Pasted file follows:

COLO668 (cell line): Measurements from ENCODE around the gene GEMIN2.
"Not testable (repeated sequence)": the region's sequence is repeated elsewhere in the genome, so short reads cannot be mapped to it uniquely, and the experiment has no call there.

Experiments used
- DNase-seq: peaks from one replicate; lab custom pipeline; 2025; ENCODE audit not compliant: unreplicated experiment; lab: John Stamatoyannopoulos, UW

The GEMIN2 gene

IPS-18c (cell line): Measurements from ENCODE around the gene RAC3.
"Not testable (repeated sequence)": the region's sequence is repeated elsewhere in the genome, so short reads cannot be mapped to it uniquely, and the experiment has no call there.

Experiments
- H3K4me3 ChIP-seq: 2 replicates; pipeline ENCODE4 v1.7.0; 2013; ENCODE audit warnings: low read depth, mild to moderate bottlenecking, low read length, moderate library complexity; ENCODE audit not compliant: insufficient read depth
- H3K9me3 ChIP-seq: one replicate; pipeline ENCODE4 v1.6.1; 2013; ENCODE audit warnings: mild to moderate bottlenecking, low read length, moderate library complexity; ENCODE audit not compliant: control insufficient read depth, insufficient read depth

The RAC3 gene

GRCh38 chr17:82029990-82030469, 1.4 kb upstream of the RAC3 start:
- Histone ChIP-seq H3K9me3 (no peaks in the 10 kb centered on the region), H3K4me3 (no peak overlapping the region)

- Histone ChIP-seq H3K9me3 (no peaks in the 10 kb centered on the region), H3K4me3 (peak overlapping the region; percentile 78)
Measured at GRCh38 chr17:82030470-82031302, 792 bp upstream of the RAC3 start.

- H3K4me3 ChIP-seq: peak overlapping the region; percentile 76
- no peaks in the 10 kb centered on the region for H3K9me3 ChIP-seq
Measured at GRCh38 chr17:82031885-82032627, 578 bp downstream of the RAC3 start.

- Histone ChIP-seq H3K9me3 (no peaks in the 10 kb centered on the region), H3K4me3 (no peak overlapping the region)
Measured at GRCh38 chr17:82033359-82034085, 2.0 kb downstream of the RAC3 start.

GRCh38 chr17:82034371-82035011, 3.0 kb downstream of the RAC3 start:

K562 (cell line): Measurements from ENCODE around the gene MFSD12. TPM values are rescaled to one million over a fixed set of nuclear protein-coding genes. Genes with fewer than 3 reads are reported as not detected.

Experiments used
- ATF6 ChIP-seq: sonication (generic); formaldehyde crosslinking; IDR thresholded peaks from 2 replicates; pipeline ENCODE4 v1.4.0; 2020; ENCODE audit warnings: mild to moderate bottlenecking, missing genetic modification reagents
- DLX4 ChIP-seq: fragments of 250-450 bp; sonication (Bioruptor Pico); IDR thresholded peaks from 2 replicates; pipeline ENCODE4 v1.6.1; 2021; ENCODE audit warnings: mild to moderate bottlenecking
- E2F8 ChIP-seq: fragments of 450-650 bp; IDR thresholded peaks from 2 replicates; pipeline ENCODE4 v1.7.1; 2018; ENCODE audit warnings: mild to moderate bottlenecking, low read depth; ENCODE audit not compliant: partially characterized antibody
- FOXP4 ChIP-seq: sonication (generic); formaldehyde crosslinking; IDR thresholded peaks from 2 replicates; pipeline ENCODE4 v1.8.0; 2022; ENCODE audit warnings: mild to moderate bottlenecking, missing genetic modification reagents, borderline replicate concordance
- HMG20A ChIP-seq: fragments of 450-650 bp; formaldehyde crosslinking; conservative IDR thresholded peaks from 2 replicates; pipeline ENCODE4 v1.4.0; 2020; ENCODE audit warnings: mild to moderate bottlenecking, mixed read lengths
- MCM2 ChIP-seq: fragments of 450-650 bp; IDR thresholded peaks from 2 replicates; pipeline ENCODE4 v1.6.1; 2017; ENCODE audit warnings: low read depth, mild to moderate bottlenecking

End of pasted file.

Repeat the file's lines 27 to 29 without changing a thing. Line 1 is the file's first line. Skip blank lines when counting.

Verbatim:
- FOXP4 ChIP-seq: sonication (generic); formaldehyde crosslinking; IDR thresholded peaks from 2 replicates; pipeline ENCODE4 v1.8.0; 2022; ENCODE audit warnings: mild to moderate bottlenecking, missing genetic modification reagents, borderline replicate concordance
- HMG20A ChIP-seq: fragments of 450-650 bp; formaldehyde crosslinking; conservative IDR thresholded peaks from 2 replicates; pipeline ENCODE4 v1.4.0; 2020; ENCODE audit warnings: mild to moderate bottlenecking, mixed read lengths
- MCM2 ChIP-seq: fragments of 450-650 bp; IDR thresholded peaks from 2 replicates; pipeline ENCODE4 v1.6.1; 2017; ENCODE audit warnings: low read depth, mild to moderate bottlenecking